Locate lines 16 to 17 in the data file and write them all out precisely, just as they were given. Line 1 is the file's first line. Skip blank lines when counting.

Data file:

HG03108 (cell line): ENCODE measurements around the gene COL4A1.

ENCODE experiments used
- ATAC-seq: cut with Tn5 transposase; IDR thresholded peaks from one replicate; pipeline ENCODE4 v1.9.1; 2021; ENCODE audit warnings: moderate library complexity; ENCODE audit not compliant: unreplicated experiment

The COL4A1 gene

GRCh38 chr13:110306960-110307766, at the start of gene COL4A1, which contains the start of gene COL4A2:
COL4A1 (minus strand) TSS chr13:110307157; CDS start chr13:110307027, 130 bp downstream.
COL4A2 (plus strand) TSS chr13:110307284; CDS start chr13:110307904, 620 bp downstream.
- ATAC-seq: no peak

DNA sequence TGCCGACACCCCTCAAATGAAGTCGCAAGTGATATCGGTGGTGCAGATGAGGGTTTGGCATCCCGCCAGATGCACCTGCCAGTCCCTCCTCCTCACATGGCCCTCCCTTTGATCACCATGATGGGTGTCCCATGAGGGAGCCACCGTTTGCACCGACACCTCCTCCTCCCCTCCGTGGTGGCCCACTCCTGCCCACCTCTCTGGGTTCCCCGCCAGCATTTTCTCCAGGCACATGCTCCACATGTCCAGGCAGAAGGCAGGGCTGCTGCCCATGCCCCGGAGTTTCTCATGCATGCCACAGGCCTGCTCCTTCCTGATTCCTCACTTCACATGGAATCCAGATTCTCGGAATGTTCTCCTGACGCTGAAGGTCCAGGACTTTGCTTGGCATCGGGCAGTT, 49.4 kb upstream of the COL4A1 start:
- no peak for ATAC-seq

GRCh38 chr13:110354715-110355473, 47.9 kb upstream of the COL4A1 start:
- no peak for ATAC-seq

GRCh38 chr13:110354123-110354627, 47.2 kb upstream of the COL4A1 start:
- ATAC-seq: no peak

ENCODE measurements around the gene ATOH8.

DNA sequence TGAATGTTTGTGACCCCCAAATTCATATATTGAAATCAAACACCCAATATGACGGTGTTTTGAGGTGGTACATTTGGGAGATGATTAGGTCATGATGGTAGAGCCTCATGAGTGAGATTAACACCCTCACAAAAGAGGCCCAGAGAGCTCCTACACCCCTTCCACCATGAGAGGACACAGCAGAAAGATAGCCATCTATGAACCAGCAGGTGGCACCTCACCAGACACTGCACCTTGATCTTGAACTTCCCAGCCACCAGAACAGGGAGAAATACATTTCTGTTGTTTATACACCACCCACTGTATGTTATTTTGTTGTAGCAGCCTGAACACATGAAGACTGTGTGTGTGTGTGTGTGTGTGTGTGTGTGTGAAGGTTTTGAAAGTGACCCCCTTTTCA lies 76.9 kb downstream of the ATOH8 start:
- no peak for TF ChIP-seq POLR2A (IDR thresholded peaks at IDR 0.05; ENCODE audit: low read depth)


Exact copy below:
DNA sequence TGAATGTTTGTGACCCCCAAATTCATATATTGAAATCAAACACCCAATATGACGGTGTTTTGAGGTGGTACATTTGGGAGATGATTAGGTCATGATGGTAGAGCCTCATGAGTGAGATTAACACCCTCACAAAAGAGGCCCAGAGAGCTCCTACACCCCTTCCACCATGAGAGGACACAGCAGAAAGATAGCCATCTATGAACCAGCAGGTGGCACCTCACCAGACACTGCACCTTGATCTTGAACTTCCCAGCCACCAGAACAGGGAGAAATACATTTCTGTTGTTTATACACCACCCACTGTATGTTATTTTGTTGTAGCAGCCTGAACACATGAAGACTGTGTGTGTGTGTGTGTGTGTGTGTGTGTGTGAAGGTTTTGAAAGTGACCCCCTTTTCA lies 76.9 kb downstream of the ATOH8 start:
- no peak for TF ChIP-seq POLR2A (IDR thresholded peaks at IDR 0.05; ENCODE audit: low read depth)